We haven't focus-grouped it... It's going to be a really good car. People are going to want it."
Said buyer could be faced with a shorter options sheet than that of the G8, though, Reuss saying "Pontiac had all kinds of options and trim levels [for the G8]. This will be different." Again, this sounds like halo-car talk.
As for the name, there is a bit of heritage to the SS badge as a nameplate, but it seems this was more about steering clear of what has come before. There was an SS concept car in 2003, and in 1957 there was a factory-backed SS racing project that used the Corvette but it didn't get beyond a few laps of of one race. "We raced the Impala, Monte Carlo, Regal, Grand Prix, and they were all front-wheel-drive in their last [production] versions," Reuss said, "and we didn't want to come up with a new name for it." As such, what's happening now is also about returning some lustre to the SS badge, assuming it wins on Sunday come 2013: Reuss said he purged all of the SS models from the Chevrolet line-up except on the Camaro because none of the other offerings were about increased performance, only trim pieces, which is a bit of a slap in the face to an acronym for "Super Sport."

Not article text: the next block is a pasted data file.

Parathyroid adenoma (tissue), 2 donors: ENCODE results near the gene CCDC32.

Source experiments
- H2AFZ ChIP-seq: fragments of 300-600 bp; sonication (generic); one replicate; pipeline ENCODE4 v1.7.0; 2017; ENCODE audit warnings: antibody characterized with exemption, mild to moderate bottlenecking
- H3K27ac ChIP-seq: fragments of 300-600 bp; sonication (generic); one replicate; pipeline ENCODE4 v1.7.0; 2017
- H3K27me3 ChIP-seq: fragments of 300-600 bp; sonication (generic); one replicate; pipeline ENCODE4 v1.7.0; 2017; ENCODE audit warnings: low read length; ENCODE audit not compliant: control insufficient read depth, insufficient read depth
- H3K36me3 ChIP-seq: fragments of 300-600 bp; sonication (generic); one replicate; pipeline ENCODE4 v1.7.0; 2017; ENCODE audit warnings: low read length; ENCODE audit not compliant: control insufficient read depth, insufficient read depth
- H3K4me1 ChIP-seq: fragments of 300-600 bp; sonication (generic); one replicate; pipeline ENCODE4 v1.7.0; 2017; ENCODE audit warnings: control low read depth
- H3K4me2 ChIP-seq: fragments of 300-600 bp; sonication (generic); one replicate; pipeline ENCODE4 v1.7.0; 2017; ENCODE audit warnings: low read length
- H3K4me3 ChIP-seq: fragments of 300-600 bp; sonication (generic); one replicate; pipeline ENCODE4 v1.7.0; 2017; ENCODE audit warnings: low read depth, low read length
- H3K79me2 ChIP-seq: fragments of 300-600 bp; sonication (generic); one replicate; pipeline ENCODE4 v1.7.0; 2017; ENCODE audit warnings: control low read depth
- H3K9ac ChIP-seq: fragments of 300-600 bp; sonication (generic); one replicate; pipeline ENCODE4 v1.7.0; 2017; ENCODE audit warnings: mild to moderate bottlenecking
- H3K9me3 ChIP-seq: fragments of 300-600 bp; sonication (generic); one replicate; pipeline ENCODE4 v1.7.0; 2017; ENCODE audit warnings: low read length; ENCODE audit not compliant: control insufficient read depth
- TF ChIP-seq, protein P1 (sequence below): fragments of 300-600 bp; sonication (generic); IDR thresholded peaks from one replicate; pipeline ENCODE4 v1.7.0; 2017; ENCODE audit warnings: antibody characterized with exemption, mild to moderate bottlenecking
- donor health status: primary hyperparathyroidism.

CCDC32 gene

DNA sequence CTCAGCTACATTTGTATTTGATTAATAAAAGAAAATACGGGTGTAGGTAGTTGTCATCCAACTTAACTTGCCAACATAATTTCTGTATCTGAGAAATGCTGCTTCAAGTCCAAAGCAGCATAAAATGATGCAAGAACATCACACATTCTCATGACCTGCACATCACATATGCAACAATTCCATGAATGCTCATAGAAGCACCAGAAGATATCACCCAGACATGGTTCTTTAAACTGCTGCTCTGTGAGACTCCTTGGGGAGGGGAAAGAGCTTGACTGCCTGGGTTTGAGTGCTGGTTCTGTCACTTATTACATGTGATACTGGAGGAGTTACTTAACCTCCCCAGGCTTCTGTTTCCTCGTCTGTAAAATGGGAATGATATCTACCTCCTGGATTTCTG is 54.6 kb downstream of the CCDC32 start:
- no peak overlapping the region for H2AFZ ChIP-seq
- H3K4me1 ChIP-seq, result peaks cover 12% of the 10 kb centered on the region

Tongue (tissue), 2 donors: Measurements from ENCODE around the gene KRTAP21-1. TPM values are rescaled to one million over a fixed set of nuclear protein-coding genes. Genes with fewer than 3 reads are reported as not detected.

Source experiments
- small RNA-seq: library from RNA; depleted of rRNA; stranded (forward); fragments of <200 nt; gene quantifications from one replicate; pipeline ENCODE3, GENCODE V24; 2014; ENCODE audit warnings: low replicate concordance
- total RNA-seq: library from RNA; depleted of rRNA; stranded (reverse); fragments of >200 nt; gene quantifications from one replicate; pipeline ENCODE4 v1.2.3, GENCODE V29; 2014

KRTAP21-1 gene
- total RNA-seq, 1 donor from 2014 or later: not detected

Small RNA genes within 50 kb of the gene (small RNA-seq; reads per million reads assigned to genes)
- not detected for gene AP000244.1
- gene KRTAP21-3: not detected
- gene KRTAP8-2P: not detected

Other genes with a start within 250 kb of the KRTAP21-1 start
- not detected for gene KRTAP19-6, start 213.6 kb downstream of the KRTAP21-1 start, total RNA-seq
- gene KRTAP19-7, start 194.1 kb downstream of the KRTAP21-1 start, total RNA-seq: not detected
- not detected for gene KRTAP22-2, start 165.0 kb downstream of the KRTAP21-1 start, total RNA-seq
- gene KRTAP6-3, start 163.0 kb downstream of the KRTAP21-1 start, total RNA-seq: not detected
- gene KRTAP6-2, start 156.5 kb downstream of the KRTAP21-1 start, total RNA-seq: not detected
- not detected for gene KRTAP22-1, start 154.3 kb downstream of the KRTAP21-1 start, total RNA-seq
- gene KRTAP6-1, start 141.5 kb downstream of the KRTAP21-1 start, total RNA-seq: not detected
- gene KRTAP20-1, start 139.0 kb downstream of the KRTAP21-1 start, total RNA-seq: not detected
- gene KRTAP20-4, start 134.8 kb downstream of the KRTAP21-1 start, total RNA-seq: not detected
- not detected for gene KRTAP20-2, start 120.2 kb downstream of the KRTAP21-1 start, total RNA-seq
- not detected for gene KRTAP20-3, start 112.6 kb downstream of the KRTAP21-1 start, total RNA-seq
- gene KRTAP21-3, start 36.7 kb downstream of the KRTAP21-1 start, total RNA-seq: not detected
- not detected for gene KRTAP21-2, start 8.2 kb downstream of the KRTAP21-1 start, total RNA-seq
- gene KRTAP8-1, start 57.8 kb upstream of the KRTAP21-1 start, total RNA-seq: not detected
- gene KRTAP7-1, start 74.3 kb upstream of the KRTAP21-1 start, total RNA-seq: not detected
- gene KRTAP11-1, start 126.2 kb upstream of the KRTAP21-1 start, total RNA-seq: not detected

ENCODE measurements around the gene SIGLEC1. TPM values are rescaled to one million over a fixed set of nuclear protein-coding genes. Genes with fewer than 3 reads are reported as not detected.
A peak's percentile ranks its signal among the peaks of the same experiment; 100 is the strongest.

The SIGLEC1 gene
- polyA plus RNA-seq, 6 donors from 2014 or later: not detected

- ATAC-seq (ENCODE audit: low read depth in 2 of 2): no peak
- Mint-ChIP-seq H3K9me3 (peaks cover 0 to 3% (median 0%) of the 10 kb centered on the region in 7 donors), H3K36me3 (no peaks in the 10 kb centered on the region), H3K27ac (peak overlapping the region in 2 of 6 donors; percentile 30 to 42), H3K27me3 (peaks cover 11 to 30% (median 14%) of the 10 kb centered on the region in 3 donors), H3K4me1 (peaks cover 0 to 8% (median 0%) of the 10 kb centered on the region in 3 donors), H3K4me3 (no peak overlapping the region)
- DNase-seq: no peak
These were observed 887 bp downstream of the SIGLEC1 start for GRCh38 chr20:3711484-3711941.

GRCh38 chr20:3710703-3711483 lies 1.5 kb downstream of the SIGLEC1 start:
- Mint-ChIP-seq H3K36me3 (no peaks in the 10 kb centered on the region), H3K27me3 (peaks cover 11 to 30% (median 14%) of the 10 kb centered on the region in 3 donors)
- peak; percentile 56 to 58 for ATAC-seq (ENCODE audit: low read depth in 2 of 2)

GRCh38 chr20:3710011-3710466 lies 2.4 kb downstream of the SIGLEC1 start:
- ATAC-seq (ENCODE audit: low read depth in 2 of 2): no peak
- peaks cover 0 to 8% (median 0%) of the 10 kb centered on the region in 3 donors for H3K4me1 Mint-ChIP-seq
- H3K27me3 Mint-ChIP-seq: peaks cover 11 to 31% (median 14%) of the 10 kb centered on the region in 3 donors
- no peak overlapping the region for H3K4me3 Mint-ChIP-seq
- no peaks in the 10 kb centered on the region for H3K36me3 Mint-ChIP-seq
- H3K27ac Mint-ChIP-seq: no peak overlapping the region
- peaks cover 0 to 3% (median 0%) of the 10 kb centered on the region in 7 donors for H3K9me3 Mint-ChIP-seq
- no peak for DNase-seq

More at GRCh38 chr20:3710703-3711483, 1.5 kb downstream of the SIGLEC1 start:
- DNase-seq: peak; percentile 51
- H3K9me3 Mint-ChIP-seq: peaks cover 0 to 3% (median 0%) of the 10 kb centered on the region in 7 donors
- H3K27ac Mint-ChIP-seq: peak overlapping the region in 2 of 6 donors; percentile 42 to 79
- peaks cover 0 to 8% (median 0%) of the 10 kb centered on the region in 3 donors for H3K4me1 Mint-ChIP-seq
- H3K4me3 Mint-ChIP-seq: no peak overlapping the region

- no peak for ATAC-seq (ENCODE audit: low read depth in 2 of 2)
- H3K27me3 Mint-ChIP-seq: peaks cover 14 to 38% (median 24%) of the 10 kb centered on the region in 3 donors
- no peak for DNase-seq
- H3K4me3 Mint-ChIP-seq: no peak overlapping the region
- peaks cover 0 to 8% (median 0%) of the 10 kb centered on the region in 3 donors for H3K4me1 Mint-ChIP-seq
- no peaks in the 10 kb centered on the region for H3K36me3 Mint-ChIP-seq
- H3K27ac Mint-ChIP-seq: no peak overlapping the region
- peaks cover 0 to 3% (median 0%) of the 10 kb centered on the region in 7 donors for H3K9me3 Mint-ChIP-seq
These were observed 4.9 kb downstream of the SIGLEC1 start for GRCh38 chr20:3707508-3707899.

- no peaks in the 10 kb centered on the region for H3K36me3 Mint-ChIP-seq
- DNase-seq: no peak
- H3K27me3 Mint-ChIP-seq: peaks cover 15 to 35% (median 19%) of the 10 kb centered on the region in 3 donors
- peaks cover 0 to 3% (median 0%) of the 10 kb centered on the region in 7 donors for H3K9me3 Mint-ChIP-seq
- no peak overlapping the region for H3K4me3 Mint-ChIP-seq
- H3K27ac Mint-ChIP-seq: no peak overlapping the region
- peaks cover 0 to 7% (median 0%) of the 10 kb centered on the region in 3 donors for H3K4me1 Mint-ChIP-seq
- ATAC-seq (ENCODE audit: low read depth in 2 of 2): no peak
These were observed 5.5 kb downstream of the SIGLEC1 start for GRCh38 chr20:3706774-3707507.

It will be three months before we see the production version of the SS revealed at Daytona Speed Week, the same week the NASCAR SS hits the track, but almost a year before we can buy it. Asked by another journo whether he thought the SS was American enough, Reuss said – hinting at the decades-old icon it will house in its engine bay – "It's American enough."
While we wait for that verdict, there's a press release with more info on the NASCAR SS below, a large gallery of high-res photos above.